[Skip to Content]
Access to paid content on this site is currently suspended due to excessive activity being detected from your IP address Please contact the publisher to request reinstatement.
[Skip to Content Landing]
February 5, 1997

Protecting Human Subjects of Biomedical Research

JAMA. 1997;277(5):369. doi:10.1001/jama.1997.03540290021009

This article is only available in the PDF format. Download the PDF to view the article, as well as its associated figures and tables.


CONGRESS and the White House are weighing tighter measures to protect human subjects of biomedical research. At issue is adherence to the so-called common rule.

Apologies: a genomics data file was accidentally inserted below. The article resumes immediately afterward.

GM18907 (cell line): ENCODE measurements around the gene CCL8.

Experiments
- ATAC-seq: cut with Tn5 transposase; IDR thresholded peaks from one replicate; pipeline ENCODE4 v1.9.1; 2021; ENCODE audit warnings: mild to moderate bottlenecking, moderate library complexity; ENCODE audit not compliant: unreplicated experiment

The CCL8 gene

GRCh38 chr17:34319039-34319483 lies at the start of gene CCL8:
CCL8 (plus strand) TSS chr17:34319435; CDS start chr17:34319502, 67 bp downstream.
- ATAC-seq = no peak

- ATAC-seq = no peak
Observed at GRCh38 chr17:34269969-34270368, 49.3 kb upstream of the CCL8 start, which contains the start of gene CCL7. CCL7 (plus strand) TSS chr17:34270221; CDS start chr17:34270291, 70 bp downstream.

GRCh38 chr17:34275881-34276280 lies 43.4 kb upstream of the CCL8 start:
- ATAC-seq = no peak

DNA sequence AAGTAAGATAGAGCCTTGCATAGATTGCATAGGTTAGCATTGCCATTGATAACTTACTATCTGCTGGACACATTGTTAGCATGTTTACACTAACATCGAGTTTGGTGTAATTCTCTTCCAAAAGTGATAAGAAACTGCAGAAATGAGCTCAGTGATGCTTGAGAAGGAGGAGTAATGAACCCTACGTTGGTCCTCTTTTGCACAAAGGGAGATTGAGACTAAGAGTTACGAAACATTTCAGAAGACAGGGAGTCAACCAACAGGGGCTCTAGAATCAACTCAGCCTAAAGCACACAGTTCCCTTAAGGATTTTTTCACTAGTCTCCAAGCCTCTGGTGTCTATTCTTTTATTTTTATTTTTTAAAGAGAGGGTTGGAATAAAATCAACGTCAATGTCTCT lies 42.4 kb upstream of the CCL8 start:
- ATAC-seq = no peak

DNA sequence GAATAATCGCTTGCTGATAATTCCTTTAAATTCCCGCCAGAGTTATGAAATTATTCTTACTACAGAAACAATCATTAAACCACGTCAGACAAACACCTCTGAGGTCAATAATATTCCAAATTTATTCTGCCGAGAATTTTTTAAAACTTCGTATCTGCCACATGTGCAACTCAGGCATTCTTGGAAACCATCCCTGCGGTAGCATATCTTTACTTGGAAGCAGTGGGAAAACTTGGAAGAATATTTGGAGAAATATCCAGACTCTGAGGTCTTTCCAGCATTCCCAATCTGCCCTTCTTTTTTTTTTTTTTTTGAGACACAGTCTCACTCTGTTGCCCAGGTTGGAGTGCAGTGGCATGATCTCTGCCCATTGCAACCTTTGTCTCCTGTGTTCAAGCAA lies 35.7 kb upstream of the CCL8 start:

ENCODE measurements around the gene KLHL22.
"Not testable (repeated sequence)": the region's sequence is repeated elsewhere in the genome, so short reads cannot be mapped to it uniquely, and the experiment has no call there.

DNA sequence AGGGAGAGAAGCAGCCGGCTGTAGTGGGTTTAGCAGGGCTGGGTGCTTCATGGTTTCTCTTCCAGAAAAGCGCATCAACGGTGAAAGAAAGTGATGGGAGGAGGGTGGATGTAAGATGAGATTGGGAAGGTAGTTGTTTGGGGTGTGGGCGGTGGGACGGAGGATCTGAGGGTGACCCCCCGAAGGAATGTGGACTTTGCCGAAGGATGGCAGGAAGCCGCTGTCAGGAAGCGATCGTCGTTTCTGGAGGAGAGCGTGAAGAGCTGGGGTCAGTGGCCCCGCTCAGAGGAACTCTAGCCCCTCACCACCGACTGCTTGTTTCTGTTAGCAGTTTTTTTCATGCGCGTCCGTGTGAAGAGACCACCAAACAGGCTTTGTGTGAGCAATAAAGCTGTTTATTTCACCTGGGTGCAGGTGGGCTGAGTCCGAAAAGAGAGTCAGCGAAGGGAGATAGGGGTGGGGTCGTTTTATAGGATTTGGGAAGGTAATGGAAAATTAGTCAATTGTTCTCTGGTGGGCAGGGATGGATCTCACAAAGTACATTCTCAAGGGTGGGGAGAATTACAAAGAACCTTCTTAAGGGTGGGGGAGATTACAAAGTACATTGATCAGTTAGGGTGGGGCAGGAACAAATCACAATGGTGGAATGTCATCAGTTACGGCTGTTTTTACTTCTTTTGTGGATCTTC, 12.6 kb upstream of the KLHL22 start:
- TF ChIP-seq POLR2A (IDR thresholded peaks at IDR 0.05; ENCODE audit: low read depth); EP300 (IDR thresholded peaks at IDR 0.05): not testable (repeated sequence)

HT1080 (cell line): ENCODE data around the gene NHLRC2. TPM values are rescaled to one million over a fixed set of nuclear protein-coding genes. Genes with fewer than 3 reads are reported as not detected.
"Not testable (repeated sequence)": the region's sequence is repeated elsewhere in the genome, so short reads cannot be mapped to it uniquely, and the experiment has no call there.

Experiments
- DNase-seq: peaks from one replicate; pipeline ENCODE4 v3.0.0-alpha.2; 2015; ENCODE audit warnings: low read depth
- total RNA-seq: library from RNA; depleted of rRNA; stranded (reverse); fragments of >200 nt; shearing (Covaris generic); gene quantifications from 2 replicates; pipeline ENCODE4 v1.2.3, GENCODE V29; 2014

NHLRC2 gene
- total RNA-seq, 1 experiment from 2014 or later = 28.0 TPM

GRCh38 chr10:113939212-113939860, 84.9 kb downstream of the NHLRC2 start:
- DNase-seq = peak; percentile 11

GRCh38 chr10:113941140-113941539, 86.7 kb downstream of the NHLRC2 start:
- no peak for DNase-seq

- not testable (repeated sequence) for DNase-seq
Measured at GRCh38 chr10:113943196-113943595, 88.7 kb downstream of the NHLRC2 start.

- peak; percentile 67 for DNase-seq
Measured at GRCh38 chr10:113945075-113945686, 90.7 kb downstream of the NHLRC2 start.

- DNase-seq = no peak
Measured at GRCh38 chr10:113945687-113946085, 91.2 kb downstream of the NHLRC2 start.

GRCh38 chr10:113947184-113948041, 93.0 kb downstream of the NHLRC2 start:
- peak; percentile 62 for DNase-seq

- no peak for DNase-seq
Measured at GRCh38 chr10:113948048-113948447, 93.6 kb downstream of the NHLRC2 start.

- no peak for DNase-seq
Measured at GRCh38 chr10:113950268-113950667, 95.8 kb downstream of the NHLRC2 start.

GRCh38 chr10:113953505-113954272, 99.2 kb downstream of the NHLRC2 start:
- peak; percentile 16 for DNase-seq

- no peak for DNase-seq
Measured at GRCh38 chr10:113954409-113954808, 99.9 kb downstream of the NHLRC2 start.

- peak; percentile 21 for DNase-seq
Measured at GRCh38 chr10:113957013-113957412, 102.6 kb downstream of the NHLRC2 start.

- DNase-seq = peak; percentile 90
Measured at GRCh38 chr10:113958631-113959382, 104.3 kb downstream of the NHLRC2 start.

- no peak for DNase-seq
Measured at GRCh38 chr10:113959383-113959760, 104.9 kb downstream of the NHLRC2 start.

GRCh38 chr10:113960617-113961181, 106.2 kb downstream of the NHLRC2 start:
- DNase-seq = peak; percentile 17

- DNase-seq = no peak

The common rule is the core of the regulations governing research on human subjects; essentially, it requires that agencies engaged in such research set up committees to review research proposals for possible risk or harm (JAMA. 1996;276:1627). The common rule sets out the requirements for informed consent and institutional review board oversight. It has been adopted by 17 federal departments and agencies that conduct or sponsor biomedical and behavioral research on humans.

Addressing a meeting of the National Bioethics Advisory Commission, Chris Kline, a staff member of the US Senate Committee on Governmental Affairs, said the committee is preparing legislation that would require all government agencies to adhere to the common rule. The legislation would stipulate criminal sanctions for violations. The White House is preparing